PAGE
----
This genetic mutation increases men’s risk of developing an aggressive form of prostate cancer
In 2013, Angelina Jolie told the world she carried a BRCA gene mutation that dramatically increased her risk of breast cancer. Now, Canadian doctors say they’ve uncovered the equivalent for men when it comes to prostate cancer.
Scientists out of Toronto’s Mount Sinai Hospital say that changes in the KLK6 (Kallikrein) gene region may predict who is at a greater risk of developing aggressive prostate cancer and even who may be less receptive to treatment.
The gene mutation can be easily identified through the prostate-specific antigen – or PSA – test.
“Every woman knows that if you have a certain genetic risk factor that you’ve inherited, that you’re born with…she knows she is at high risk of breast and ovarian cancer. In prostate cancer, until now, there was little or no genetic known factors that would put a man at increased risk of prostate cancer and more specifically the aggressive form of it,” Dr. Alexandre Zlotta, a Mount Sinai scientist and University of Toronto professor, told Global News.
He said that men who carry the mutation have a threefold increased risk of developing aggressive prostate cancer. Carriers of the gene variant even face a threefold increased risk of not responding well to treatment.
“It will help because if you have a PSA and you’re in the grey zone, but you have the genetic mutation, you perfectly know you need to go for a biopsy, you need to pick up on this aggressive form of disease which may kill you early on,” Zlotta said.
Ultimately, being screened for this genetic mutation could help patients and their doctors decide if they need to monitor their health, knowing they’re at an escalated risk.
This is an important factor because the PSA is so controversial. For men diagnosed with cancer through the PSA screening, up to 20 per cent receive a false-positive diagnosis – and up to 56 per cent of that group will be affected by over-diagnosis and invasive treatment. Critics worry that the screening may do more harm than good in the general population.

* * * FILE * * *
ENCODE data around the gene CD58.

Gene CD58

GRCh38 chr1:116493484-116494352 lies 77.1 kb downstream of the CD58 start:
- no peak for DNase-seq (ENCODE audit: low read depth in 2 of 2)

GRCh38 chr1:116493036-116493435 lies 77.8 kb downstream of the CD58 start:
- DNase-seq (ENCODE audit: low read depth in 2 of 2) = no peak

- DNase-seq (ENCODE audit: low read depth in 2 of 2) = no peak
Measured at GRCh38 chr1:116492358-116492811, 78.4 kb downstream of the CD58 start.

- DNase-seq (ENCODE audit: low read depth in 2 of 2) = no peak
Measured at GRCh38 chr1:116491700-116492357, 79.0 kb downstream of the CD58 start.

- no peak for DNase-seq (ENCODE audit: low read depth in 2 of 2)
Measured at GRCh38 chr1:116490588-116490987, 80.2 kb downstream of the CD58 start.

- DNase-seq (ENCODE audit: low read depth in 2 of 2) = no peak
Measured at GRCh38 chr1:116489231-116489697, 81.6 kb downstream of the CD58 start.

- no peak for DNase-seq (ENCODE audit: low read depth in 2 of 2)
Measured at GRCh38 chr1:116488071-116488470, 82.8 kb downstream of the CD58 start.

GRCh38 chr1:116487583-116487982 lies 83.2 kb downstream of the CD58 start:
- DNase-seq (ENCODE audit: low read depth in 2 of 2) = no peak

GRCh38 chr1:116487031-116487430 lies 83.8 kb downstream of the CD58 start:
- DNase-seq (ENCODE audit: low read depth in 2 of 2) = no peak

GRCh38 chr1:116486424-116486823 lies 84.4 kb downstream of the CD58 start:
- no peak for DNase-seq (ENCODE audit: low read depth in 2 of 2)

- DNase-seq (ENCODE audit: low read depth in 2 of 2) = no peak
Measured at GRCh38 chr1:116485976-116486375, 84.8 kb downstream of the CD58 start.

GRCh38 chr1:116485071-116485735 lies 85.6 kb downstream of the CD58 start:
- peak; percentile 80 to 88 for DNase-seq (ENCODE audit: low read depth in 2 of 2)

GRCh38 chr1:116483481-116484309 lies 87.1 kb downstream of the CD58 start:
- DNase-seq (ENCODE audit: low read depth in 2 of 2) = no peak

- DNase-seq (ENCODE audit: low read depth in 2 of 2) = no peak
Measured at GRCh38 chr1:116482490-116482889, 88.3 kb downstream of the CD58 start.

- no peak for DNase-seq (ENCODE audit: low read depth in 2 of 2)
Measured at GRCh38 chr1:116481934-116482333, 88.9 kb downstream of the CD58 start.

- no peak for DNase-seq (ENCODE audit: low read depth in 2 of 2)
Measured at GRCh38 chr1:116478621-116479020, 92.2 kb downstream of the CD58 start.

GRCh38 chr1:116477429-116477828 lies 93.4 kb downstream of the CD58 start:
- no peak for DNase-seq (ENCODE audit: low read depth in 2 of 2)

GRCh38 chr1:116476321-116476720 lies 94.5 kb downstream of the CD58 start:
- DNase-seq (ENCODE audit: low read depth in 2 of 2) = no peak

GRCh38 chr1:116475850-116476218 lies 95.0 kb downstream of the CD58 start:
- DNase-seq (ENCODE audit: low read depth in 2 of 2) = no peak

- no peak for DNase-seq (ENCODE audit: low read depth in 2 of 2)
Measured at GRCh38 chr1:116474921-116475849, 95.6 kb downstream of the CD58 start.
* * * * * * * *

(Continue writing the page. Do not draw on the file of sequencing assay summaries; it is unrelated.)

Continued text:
Identifying the KLK6 gene mutation would isolate the handful of men who are at risk of developing aggressive cancer.
Right now, these genetic biomarkers exist for other cancers, but not for prostate.
“Prostate cancer shouldn’t fall short to breast or colon where these genetic markers are existing already. [Prostate cancer] is still the first cancer in men and the second leading cause of mortality,” Zlotta said.
To uncover their findings, Zlotta and his team analyzed the blood samples of 1,858 men from three different studies conducted in Switzerland, the U.S. and Canada. They zeroed in on the KLK6 variant and how it tampered with the risk of developing a deadly form of prostate cancer, along with how receptive the men were to cancer treatment.
Zlotta concedes the findings are preliminary, but he said the study provides major strides in prostate cancer research.
“It’s already a very important first step in a gene that will be equally as significant as the BRCA gene for women,” he said.
Prostate cancer is the most common cancer in Canadian men. It usually grows slowly and can often be completely removed. In 2016, it’s estimated that 21,600 men were diagnosed with prostate cancer.
The PSA test is a simple blood test that looks at proteins made by prostate cells.
The PSA test helps to find prostate cancer early in men who do and don’t have any signs or symptoms of the disease.
Men should start talking to their doctor about prostate cancer in their 40s, especially if they have a family history of it. PSA testing typically starts in your early 50s.
Zlotta’s full findings were published in the Journal of the National Cancer Institute.
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